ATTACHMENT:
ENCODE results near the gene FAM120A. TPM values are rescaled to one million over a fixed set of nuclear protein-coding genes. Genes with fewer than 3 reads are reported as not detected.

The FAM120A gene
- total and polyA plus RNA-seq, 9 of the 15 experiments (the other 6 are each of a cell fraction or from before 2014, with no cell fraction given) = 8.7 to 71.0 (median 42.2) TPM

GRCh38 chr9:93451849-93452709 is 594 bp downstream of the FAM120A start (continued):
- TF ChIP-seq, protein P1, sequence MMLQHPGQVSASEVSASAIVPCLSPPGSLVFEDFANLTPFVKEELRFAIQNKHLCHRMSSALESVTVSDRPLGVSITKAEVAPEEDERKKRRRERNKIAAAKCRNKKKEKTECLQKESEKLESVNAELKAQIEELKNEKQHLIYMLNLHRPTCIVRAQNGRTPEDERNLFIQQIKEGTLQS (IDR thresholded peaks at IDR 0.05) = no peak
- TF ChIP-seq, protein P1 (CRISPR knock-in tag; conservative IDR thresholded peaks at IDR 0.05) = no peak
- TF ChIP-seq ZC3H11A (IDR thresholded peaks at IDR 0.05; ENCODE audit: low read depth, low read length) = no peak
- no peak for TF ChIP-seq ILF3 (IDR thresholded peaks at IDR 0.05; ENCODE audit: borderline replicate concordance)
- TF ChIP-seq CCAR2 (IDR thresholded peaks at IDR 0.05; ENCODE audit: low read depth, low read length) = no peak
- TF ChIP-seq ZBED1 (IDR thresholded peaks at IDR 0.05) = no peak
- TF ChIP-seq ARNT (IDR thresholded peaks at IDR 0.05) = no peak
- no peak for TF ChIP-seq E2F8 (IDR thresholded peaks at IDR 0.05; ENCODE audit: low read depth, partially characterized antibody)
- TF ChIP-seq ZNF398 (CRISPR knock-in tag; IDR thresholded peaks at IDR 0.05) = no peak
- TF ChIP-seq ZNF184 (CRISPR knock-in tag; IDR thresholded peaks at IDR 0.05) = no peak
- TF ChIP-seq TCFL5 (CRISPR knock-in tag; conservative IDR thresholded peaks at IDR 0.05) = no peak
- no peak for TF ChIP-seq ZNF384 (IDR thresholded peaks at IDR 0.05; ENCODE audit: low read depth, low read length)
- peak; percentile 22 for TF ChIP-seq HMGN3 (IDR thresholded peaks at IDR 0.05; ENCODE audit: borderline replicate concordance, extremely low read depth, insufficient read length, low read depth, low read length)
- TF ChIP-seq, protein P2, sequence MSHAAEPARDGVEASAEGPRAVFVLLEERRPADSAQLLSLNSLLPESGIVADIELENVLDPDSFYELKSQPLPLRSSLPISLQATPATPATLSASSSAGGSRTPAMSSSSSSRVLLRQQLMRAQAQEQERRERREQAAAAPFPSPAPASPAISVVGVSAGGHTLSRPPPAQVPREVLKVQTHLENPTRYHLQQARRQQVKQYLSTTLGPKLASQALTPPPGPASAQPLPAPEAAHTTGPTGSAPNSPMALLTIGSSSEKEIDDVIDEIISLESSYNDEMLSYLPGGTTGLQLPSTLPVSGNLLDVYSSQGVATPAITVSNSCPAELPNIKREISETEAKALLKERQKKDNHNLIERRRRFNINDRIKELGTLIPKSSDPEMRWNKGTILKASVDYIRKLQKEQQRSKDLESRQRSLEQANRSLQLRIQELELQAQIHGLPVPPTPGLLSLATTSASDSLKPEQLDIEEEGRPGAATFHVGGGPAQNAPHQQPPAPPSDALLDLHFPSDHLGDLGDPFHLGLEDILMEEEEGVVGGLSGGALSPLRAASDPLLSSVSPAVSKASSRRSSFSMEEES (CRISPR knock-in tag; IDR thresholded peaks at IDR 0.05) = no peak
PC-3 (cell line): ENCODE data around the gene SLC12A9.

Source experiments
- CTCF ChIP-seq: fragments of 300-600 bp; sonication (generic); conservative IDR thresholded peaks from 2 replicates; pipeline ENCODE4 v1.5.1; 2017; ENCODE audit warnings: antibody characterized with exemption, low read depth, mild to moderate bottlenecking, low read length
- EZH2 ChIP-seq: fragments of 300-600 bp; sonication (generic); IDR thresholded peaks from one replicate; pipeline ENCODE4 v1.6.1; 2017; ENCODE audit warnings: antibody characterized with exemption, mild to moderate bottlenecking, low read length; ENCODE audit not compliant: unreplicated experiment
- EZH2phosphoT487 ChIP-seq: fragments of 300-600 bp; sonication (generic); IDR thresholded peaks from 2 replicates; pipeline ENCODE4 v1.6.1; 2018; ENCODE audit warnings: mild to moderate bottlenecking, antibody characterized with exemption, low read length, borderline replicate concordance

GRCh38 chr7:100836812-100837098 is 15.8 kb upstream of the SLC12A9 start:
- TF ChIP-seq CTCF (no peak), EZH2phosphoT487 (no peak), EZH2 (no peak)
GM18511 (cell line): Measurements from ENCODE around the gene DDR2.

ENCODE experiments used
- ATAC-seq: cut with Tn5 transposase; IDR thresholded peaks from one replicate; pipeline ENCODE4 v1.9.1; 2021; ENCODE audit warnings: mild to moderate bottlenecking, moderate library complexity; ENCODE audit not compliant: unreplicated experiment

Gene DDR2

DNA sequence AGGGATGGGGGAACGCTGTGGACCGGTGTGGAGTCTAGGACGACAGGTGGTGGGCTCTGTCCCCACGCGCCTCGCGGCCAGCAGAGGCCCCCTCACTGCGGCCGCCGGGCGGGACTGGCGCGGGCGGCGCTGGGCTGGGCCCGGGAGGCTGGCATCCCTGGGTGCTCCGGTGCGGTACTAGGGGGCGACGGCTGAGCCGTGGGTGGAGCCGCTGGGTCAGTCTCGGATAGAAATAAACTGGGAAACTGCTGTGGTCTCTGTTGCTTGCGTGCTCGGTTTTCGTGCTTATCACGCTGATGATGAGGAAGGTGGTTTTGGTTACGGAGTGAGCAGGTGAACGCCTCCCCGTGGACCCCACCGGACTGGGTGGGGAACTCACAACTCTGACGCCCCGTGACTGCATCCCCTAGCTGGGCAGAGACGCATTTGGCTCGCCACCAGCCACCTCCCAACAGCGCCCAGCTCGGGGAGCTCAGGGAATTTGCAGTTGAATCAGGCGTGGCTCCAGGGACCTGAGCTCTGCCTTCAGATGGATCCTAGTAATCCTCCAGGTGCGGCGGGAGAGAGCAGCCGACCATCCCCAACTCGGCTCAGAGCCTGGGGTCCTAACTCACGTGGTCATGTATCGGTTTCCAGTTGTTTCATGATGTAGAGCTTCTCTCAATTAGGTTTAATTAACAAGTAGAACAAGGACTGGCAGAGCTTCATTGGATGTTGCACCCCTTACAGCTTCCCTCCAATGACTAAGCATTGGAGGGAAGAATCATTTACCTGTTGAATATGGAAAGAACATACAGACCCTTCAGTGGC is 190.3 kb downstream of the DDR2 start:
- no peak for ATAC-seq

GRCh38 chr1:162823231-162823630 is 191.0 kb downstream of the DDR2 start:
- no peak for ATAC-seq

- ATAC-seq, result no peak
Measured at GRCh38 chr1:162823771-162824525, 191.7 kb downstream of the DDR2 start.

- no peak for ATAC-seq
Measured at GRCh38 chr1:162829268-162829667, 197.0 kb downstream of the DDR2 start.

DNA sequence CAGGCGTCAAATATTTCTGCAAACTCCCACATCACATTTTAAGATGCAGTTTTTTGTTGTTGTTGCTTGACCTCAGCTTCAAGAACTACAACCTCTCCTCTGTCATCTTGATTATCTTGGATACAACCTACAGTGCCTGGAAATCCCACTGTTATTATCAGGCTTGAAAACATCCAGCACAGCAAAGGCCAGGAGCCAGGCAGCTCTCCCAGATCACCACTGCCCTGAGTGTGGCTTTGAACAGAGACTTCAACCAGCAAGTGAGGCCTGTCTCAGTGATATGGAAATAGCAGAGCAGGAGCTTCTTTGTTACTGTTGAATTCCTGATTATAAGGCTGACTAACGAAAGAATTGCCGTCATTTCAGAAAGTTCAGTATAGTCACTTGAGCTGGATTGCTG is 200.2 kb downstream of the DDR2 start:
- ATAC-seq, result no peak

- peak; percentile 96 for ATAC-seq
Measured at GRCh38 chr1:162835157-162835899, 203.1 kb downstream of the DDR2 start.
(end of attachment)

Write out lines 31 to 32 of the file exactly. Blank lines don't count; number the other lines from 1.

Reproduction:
- no peak for ATAC-seq

GRCh38 chr1:162823231-162823630 is 191.0 kb downstream of the DDR2 start: